In December of last year, we were quoting McKinsey research:
This unique exit means organizations fail to provide meaningful attractions for their employees. Time is ticking, and action needs to be implemented now before the problem worsens over the next few months. What are you doing to ensure your employees are satisfied?”
This year, we’re a little farther down the pandemic road and into the next business cycle. Here’s where we stand today based on a presentation by economic forecasting firm ITR at our quarterly Advance Leadership Workshop.
Some quick stats: Unemployment is currently 3.3%. ITR economist Lauren Saidel-Baker wasn’t concerned “about the 3.3% of people who can’t find jobs, but the jobs that can’t find people. There are multiple job openings per job seeker right now.” Looking at the construction, manufacturing, wholesale trade, and transportation sectors, there are 2 million job openings without 2 million people to fill those roles. And this doesn’t even include hospitality or retail! So this challenge could be a constraint to your business in terms of supply chain/capacity and filling jobs.
The great resignation was not the older cohort of workers retiring. The labor force rate for the more aging workforce remained constant through the pandemic. We lost workers that are millennials and Gen Xers. Many chose to start their businesses with the extra income from the stimulus, so there was an increase in sole proprietorships started. Others decided it was time to have a one-income family, allowing one spouse to stay home with the kids.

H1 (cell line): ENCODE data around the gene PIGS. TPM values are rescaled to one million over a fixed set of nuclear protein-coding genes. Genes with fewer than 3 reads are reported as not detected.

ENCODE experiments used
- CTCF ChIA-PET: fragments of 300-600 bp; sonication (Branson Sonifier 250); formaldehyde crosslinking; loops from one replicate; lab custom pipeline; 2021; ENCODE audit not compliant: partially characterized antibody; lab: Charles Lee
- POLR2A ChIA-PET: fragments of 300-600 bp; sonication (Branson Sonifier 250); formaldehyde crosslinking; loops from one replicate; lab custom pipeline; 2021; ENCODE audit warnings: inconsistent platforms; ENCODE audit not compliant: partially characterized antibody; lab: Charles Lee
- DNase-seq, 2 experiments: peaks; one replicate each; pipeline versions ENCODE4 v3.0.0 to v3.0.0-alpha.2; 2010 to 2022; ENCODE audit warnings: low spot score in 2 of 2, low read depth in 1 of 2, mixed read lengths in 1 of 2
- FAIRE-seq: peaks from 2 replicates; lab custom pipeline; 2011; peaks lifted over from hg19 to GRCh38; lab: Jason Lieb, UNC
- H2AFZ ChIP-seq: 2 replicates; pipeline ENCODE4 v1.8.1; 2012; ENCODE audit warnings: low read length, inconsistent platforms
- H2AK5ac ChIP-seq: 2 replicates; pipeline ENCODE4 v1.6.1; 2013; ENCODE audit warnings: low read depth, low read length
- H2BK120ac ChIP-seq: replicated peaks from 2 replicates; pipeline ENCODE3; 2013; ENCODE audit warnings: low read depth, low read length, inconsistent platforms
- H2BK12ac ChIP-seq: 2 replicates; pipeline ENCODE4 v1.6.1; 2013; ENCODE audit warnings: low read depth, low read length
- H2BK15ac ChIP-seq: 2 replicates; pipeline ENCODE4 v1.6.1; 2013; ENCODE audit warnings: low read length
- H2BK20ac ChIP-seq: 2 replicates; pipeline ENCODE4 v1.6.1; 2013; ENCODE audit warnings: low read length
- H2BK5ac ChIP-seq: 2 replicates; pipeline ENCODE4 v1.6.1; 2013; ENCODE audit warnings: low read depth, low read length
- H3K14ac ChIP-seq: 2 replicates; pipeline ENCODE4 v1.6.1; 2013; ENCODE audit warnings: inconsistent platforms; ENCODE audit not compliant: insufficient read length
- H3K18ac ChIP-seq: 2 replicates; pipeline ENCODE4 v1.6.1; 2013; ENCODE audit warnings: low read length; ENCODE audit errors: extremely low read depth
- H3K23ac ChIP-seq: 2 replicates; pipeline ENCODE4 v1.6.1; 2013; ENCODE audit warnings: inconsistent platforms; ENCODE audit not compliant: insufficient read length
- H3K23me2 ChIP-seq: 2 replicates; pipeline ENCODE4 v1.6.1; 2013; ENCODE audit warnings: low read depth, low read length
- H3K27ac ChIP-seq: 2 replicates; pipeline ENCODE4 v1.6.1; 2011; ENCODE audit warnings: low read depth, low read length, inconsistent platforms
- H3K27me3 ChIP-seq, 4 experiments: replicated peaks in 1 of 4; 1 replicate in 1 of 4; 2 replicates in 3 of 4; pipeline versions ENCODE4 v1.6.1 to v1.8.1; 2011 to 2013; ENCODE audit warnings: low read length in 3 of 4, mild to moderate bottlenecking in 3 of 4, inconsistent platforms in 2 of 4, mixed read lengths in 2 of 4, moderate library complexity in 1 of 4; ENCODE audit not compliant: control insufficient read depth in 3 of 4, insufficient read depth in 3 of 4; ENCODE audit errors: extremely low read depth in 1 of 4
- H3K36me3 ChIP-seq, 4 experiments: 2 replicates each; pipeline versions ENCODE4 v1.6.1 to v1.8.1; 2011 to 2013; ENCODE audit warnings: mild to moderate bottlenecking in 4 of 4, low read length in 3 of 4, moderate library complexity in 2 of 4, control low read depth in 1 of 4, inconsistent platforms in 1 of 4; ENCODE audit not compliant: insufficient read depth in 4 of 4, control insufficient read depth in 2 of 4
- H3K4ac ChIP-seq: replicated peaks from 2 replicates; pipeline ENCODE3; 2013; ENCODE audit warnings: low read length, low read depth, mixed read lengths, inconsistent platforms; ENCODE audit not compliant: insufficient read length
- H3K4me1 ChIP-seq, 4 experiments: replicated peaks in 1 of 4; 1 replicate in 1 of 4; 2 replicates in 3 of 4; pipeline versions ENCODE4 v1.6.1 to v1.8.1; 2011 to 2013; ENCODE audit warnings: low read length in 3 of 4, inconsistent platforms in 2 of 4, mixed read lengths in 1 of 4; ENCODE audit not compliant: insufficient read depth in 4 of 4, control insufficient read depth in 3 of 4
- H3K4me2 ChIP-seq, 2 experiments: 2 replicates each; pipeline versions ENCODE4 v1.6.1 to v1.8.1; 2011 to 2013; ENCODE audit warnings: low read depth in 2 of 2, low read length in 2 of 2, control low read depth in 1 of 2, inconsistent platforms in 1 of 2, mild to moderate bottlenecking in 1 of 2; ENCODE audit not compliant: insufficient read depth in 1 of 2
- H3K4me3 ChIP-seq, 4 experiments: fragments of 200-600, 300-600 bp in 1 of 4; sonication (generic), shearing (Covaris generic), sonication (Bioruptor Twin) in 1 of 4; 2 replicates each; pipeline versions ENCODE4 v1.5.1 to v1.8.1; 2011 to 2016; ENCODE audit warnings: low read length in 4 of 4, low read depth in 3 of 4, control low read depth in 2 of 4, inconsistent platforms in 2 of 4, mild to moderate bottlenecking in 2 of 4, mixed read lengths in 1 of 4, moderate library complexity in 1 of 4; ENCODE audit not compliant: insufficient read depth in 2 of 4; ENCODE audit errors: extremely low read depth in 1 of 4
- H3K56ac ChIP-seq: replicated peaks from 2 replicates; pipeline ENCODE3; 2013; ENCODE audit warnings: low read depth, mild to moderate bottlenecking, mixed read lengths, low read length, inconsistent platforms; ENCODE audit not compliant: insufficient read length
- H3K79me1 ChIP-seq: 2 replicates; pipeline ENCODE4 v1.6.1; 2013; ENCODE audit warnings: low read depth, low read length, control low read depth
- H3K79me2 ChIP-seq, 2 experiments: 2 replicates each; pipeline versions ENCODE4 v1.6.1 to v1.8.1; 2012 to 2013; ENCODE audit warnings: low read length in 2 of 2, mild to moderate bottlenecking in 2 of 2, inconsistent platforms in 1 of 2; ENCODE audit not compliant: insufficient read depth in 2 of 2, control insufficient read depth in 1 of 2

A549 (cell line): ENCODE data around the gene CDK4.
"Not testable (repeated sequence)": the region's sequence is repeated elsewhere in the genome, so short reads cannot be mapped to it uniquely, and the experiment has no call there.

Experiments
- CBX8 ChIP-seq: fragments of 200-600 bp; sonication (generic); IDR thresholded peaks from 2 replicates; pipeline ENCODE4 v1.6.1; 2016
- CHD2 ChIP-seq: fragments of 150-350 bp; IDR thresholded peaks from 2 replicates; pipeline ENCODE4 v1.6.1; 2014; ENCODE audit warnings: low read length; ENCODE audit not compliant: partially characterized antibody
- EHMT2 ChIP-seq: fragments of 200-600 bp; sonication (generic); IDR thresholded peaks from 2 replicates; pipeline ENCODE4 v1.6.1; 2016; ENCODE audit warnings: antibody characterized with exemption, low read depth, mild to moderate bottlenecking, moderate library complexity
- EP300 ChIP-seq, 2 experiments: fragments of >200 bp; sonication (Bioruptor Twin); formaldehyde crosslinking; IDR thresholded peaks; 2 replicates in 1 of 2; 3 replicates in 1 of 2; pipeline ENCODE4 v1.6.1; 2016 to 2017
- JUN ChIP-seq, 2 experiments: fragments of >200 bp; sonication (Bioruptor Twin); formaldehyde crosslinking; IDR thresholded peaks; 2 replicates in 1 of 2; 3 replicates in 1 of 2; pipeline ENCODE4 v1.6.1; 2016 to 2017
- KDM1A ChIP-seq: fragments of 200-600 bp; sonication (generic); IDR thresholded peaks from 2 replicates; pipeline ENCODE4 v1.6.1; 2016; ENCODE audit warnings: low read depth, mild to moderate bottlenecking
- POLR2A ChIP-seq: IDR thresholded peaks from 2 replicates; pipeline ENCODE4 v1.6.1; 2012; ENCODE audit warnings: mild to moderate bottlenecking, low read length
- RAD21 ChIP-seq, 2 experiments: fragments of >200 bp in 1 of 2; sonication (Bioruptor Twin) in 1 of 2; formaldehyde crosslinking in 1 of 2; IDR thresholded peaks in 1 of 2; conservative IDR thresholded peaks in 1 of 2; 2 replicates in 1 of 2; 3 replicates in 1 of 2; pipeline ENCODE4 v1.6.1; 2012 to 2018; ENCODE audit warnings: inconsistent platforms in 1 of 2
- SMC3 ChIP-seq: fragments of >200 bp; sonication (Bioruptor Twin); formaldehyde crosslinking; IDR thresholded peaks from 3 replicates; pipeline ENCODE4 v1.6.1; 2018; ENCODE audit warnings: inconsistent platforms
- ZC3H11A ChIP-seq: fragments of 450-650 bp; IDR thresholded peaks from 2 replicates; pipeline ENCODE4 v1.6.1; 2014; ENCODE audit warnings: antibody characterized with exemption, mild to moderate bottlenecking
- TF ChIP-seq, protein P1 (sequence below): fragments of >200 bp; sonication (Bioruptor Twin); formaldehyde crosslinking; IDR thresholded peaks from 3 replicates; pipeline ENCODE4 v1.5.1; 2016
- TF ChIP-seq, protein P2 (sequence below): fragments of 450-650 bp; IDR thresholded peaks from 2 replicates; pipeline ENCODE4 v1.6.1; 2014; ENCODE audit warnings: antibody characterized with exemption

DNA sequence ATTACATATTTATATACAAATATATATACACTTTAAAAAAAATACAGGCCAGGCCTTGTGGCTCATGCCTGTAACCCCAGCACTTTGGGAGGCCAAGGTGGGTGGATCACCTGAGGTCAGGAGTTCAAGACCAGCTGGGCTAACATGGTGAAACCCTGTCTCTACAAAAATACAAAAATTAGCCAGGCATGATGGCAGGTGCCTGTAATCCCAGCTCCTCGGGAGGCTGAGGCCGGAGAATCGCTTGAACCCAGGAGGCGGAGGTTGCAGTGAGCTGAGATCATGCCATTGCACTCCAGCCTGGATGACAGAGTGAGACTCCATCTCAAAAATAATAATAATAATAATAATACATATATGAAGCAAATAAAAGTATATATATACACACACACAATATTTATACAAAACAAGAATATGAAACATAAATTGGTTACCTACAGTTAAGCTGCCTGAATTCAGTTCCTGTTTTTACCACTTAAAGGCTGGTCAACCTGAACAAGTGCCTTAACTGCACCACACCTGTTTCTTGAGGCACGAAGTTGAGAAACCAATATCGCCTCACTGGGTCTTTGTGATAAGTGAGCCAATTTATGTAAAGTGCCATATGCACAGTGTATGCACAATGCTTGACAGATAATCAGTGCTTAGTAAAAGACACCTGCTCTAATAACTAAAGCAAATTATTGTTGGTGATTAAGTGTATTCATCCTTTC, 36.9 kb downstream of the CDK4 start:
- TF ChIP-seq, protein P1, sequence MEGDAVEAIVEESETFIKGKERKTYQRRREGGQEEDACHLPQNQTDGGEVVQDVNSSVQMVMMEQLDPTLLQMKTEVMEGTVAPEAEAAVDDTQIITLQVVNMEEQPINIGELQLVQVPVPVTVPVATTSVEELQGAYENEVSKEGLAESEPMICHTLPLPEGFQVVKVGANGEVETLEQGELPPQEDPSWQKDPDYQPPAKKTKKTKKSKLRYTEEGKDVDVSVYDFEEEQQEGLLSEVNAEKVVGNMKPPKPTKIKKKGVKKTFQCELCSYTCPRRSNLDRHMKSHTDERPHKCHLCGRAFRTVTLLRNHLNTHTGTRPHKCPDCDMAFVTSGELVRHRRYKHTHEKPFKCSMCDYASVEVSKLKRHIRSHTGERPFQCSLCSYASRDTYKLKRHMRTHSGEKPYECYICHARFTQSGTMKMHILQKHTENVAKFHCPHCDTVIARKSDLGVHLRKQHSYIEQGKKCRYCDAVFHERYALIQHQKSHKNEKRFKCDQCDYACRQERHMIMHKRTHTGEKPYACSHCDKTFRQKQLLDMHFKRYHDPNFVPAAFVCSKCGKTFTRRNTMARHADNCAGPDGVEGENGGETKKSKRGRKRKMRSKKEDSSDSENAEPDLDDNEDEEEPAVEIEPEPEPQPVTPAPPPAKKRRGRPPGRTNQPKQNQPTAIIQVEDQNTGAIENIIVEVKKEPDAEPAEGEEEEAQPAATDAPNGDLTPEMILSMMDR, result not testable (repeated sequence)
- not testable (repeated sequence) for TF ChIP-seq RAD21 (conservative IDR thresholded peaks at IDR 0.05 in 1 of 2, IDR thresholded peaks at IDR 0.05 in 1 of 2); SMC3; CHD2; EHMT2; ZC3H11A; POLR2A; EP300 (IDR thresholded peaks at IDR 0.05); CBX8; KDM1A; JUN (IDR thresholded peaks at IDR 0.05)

All this information is not to help you worry more. It’s to help you plan better.
So what can you do?
1. Know the condition of your flocks - intentionally
Your culture, why, leadership and management will all affect your ability to keep your key players. This has always been true. Today, the difference is that the supply of job opportunities outweighs the workers to fill them. Keeping your current team is the best way to ride this wave. Turnover is expensive. Turnover in our current climate is astronomically expensive.
2. Operations: Constraints increase creativity
You will need to be more open and creative about doing more work with less. Despite the news cycle and market fluctuations, the economy is in good shape according to ITR metrics. So, you’ll want to look at areas of your business to automate, initiate process improvement, technology enablement, AI, etc. Start now!
Adaptability and flexibility are key. There is a lot of talent on the sidelines, especially those sole proprietorships and spouses staying at home. There is an opportunity to offer flexibility to help you fill gaps in roles. Outsource to individuals and tap into the workforce that’s open to being connected from 9-3.
Keep who you have with intentionality. Focus on being creative and innovating where you are feeling constrained. Recruit with flexibility. Look for alternative markets to find employee bases.
Be sure to know the condition of your flocks, give careful attention to your herds. (Proverbs)